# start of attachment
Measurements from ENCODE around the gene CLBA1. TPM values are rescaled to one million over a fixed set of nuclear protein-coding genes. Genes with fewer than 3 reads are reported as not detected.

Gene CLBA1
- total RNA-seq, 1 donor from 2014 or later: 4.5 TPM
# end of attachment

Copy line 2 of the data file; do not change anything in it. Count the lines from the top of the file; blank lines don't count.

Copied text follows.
Gene CLBA1